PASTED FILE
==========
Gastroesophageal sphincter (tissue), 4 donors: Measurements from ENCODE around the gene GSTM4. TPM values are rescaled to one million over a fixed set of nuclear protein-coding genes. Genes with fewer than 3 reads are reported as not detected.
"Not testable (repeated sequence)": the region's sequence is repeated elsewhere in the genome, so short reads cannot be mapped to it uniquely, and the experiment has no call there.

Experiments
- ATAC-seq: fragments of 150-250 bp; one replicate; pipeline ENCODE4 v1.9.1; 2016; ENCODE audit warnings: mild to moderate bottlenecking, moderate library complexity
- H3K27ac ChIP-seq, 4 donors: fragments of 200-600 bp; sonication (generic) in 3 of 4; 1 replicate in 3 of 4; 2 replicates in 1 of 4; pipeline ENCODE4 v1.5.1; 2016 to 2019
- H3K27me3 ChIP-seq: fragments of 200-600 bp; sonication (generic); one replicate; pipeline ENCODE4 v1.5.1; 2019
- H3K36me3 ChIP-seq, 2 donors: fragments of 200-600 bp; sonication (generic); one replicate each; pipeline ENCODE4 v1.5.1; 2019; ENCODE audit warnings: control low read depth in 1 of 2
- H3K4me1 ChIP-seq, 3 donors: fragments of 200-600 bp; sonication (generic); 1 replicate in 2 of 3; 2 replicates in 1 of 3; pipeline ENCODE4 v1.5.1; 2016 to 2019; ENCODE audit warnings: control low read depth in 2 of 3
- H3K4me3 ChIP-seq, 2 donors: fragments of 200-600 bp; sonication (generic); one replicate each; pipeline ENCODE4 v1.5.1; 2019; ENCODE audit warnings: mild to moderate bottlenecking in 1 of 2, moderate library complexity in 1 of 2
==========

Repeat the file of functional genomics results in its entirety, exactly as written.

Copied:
Gastroesophageal sphincter (tissue), 4 donors: Measurements from ENCODE around the gene GSTM4. TPM values are rescaled to one million over a fixed set of nuclear protein-coding genes. Genes with fewer than 3 reads are reported as not detected.
"Not testable (repeated sequence)": the region's sequence is repeated elsewhere in the genome, so short reads cannot be mapped to it uniquely, and the experiment has no call there.

Experiments
- ATAC-seq: fragments of 150-250 bp; one replicate; pipeline ENCODE4 v1.9.1; 2016; ENCODE audit warnings: mild to moderate bottlenecking, moderate library complexity
- H3K27ac ChIP-seq, 4 donors: fragments of 200-600 bp; sonication (generic) in 3 of 4; 1 replicate in 3 of 4; 2 replicates in 1 of 4; pipeline ENCODE4 v1.5.1; 2016 to 2019
- H3K27me3 ChIP-seq: fragments of 200-600 bp; sonication (generic); one replicate; pipeline ENCODE4 v1.5.1; 2019
- H3K36me3 ChIP-seq, 2 donors: fragments of 200-600 bp; sonication (generic); one replicate each; pipeline ENCODE4 v1.5.1; 2019; ENCODE audit warnings: control low read depth in 1 of 2
- H3K4me1 ChIP-seq, 3 donors: fragments of 200-600 bp; sonication (generic); 1 replicate in 2 of 3; 2 replicates in 1 of 3; pipeline ENCODE4 v1.5.1; 2016 to 2019; ENCODE audit warnings: control low read depth in 2 of 3
- H3K4me3 ChIP-seq, 2 donors: fragments of 200-600 bp; sonication (generic); one replicate each; pipeline ENCODE4 v1.5.1; 2019; ENCODE audit warnings: mild to moderate bottlenecking in 1 of 2, moderate library complexity in 1 of 2